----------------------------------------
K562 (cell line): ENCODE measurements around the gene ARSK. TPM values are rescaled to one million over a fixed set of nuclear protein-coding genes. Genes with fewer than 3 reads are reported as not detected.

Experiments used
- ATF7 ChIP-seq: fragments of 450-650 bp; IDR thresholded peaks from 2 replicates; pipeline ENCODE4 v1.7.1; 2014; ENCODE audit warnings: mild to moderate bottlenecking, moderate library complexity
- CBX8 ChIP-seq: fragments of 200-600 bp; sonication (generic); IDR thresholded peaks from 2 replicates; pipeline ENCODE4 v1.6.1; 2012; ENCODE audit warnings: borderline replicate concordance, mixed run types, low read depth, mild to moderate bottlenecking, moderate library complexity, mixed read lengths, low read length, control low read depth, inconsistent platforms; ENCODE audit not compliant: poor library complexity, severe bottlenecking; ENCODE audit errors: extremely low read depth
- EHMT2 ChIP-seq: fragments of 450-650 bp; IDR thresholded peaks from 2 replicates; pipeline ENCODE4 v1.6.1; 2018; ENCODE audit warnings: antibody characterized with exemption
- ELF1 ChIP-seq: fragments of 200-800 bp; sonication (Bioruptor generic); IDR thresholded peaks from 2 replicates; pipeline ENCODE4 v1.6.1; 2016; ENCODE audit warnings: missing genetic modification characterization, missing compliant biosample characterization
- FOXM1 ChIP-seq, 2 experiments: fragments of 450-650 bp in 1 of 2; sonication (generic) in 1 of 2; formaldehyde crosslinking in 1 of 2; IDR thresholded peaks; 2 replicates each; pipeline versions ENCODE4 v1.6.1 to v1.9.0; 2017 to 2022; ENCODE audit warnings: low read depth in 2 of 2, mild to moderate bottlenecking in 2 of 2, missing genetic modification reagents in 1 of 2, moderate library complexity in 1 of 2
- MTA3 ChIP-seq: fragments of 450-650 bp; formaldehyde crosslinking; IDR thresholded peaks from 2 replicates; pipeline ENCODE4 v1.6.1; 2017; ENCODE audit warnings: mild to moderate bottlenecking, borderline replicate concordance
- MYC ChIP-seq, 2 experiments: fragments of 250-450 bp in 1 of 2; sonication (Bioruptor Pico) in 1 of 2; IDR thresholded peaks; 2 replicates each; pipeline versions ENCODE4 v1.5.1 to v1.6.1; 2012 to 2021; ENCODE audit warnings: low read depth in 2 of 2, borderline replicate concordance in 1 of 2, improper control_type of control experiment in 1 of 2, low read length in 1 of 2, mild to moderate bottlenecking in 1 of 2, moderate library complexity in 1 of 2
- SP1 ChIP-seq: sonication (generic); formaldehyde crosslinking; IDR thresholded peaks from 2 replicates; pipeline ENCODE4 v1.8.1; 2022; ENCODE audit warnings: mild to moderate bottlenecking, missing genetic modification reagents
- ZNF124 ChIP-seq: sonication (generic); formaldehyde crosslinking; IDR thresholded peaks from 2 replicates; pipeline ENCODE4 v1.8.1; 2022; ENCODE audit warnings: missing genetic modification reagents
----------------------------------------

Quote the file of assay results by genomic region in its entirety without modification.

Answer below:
K562 (cell line): ENCODE measurements around the gene ARSK. TPM values are rescaled to one million over a fixed set of nuclear protein-coding genes. Genes with fewer than 3 reads are reported as not detected.

Experiments used
- ATF7 ChIP-seq: fragments of 450-650 bp; IDR thresholded peaks from 2 replicates; pipeline ENCODE4 v1.7.1; 2014; ENCODE audit warnings: mild to moderate bottlenecking, moderate library complexity
- CBX8 ChIP-seq: fragments of 200-600 bp; sonication (generic); IDR thresholded peaks from 2 replicates; pipeline ENCODE4 v1.6.1; 2012; ENCODE audit warnings: borderline replicate concordance, mixed run types, low read depth, mild to moderate bottlenecking, moderate library complexity, mixed read lengths, low read length, control low read depth, inconsistent platforms; ENCODE audit not compliant: poor library complexity, severe bottlenecking; ENCODE audit errors: extremely low read depth
- EHMT2 ChIP-seq: fragments of 450-650 bp; IDR thresholded peaks from 2 replicates; pipeline ENCODE4 v1.6.1; 2018; ENCODE audit warnings: antibody characterized with exemption
- ELF1 ChIP-seq: fragments of 200-800 bp; sonication (Bioruptor generic); IDR thresholded peaks from 2 replicates; pipeline ENCODE4 v1.6.1; 2016; ENCODE audit warnings: missing genetic modification characterization, missing compliant biosample characterization
- FOXM1 ChIP-seq, 2 experiments: fragments of 450-650 bp in 1 of 2; sonication (generic) in 1 of 2; formaldehyde crosslinking in 1 of 2; IDR thresholded peaks; 2 replicates each; pipeline versions ENCODE4 v1.6.1 to v1.9.0; 2017 to 2022; ENCODE audit warnings: low read depth in 2 of 2, mild to moderate bottlenecking in 2 of 2, missing genetic modification reagents in 1 of 2, moderate library complexity in 1 of 2
- MTA3 ChIP-seq: fragments of 450-650 bp; formaldehyde crosslinking; IDR thresholded peaks from 2 replicates; pipeline ENCODE4 v1.6.1; 2017; ENCODE audit warnings: mild to moderate bottlenecking, borderline replicate concordance
- MYC ChIP-seq, 2 experiments: fragments of 250-450 bp in 1 of 2; sonication (Bioruptor Pico) in 1 of 2; IDR thresholded peaks; 2 replicates each; pipeline versions ENCODE4 v1.5.1 to v1.6.1; 2012 to 2021; ENCODE audit warnings: low read depth in 2 of 2, borderline replicate concordance in 1 of 2, improper control_type of control experiment in 1 of 2, low read length in 1 of 2, mild to moderate bottlenecking in 1 of 2, moderate library complexity in 1 of 2
- SP1 ChIP-seq: sonication (generic); formaldehyde crosslinking; IDR thresholded peaks from 2 replicates; pipeline ENCODE4 v1.8.1; 2022; ENCODE audit warnings: mild to moderate bottlenecking, missing genetic modification reagents
- ZNF124 ChIP-seq: sonication (generic); formaldehyde crosslinking; IDR thresholded peaks from 2 replicates; pipeline ENCODE4 v1.8.1; 2022; ENCODE audit warnings: missing genetic modification reagents